Center Studies "E-Beam" Technology for Sludge Disinfection

Sponsored by

Earlier this year Headworks BIO signed an option agreement with the Texas A&M University System (TAMUS) that provides the company with the right to negotiate an exclusive license for TAMUS' patent pending Electron Beam (E-Beam) technology for use in municipal wastewater treatment applications.

The National Center for Electron Beam Research (NCEBR) at Texas A&M in College Station, TX, is the leading academic and research organization focused on the research, development, and commercialization of E-Beam and X-ray technologies. The activities of the NCEBR, conducted by Texas AgriLife Research, hinge around of the world's largest high-throughput research/commercial grade E-Beam and X-ray irradiation equipment.

Electron Beam processing or electronic irradiation is a process which involves using electrons, usually of high energy, to treat an object for a variety of purposes. Possible uses for electronic irradiation include sterilization, disinfection, to cross-link polymers, and modify materials.

This process has the ability to break the DNA molecules in microorganisms resulting in microbial death and rendering the product or sample sterile. E-Beam processing is currently in use commercially for the sterilization of medical products and pasteurizing food to protect against foodborne pathogens.

Wastewater Applications

The NCEBR is researching ways to harness E-Beam and X-ray technologies to treat municipal drinking water, wastewater, and industrial waste streams. It is hypothesized that high energy (10 MeV) Electron Beam technology might one day be used to disinfect municipal biosolids to Class A standards, disinfect wastewater effluents, reduce estrogenic activity in sludges and effluent, and potentially reduce digester residence time and enhance methane production.

E-Beam disinfection or sterilization is powered by electricity and can be a quick "switch-on, switch-off technology" that can be used to treat material that is flowing through pipes or on conveyor belts. It can oxidize organics and inactivate microbial pathogens. Studies performed at Texas A&M demonstrate that E-Beam technology can be used on sludges at varying doses to obtain sludge that meet Class A specifications.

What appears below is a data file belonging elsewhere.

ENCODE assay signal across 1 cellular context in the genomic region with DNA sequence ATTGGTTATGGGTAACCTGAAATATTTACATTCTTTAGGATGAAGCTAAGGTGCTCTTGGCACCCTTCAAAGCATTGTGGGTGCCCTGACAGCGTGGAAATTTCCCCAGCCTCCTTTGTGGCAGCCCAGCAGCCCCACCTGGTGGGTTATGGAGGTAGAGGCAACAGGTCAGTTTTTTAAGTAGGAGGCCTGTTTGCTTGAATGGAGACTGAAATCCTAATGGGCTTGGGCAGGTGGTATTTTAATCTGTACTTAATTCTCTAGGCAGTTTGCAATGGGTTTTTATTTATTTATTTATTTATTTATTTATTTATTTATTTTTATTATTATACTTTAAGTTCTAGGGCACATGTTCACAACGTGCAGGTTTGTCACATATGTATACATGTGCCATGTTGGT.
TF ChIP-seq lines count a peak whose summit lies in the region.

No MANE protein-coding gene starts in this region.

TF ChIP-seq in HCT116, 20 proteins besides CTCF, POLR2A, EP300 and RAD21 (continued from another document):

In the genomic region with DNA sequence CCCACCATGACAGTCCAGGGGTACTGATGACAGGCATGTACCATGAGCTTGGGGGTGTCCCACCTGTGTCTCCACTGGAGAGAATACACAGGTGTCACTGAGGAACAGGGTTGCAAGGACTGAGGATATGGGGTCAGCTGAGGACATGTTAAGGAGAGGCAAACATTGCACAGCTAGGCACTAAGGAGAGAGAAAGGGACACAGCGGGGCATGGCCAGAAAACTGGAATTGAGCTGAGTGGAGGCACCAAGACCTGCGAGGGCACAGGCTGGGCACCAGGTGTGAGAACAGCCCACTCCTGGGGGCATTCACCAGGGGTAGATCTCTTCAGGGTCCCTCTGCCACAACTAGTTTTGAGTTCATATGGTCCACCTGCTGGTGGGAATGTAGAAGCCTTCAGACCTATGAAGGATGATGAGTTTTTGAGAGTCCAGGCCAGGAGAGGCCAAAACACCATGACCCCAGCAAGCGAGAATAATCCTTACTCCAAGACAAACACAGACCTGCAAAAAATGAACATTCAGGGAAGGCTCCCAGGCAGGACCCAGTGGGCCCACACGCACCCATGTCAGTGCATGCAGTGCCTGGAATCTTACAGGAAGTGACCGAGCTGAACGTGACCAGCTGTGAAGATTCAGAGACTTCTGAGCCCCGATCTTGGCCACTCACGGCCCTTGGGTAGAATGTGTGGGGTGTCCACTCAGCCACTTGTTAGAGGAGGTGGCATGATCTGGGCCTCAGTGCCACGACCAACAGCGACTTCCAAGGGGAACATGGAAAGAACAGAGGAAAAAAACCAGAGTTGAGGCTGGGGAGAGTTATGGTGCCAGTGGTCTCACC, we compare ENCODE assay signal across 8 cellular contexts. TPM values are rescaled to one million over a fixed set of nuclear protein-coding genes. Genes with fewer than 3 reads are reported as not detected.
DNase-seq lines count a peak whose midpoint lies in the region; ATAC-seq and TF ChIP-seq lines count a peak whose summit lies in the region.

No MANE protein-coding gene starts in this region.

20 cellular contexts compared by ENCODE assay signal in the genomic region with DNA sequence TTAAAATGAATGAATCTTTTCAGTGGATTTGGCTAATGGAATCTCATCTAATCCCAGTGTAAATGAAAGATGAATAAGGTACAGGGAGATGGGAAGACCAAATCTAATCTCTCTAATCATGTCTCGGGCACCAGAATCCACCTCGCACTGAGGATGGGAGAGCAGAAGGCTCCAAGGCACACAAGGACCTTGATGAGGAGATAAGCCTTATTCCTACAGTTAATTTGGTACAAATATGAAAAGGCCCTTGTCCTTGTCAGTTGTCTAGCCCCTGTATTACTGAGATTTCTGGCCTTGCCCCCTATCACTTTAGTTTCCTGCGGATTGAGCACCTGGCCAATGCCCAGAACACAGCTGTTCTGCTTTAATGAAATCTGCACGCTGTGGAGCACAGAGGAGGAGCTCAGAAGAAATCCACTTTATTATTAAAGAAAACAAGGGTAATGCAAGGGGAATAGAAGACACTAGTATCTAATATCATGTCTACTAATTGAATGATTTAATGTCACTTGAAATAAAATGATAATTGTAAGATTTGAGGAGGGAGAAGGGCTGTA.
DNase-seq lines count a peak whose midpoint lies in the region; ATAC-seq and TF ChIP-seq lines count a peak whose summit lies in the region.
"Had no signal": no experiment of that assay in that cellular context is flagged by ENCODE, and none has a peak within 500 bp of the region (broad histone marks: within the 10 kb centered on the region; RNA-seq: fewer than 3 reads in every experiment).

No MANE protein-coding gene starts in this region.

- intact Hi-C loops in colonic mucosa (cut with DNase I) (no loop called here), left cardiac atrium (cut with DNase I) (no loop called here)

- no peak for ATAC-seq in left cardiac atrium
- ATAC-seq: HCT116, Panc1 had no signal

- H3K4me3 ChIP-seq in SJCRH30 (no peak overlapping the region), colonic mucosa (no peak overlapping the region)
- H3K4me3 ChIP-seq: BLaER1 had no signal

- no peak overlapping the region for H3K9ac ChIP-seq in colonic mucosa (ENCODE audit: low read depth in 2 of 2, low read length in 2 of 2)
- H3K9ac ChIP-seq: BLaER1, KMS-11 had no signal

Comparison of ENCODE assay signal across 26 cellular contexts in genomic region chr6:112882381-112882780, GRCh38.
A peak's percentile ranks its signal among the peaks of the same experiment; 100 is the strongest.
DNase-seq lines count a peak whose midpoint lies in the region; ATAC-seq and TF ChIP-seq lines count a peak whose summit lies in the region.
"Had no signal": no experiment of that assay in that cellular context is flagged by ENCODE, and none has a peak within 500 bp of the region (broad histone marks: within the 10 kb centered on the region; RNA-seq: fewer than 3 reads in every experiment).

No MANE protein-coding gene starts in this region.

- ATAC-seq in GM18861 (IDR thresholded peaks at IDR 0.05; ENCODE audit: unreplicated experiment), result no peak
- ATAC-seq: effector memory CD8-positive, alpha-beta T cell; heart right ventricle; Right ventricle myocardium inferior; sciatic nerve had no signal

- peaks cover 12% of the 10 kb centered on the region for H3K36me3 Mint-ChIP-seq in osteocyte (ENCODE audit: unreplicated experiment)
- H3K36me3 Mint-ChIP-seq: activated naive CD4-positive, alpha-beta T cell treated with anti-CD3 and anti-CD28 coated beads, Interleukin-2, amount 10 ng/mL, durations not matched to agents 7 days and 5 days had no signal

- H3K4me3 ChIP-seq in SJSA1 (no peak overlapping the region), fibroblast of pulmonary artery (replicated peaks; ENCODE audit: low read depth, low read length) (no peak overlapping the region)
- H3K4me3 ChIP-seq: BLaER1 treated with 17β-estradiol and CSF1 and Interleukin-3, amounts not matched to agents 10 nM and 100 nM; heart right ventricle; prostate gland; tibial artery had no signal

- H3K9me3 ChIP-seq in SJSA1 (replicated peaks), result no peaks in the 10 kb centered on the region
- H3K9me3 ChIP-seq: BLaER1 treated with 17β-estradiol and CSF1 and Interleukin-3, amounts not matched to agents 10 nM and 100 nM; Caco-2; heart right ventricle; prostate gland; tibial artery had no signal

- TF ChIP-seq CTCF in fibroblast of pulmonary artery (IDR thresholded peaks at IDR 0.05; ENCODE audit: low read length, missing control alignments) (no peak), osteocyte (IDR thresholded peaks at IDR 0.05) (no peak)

Headworks is an exhibitor at the WEFTEC.12 event and can be found at Booth No. 2937

Sponsored by

TODAY'S HEADLINES

De Nora completes acquisition of Severn Trent's Water Purification group

De Nora has announced the completion of the acquisition of Severn Trent Services' Water Purification group. The new business title, called De Nora Water Technologies, will be focused on delivering sustainable and innovative water and wastewater technologies.

USACE signs partnership agreement with MS city mayors for water-related projects

The U.S. Army Corps of Engineers - Vicksburg District of Mississippi recently announced that it has entered into a Partnership Project Agreement with mayors of several communities throughout the state.

First large-scale RO system in FL to use ozone for treating H2S in RO permeate

The city of Clearwater, Fla., recently completed its new brackish reverse osmosis (RO) water treatment plant No. 2, which serves as the first large-scale RO municipal system in the state of Florida to use ozone to treat H2S in RO permeate.

FCC Aqualia secures O&M contract for two largest WWTPs in Mecca, Saudi Arabia

FCC Aqualia, in association with lkhorayef Water and Power Company of Saudi Arabia, recently announced that is has secured a contract comprising the operation and maintenance of the two largest wastewater treatment plants in the city of Mecca.

FOLLOW US ON SOCIAL MEDIA

  

 


© 2015. PennWell Corporation. All Rights Reserved. PRIVACY POLICY | TERMS AND CONDITIONS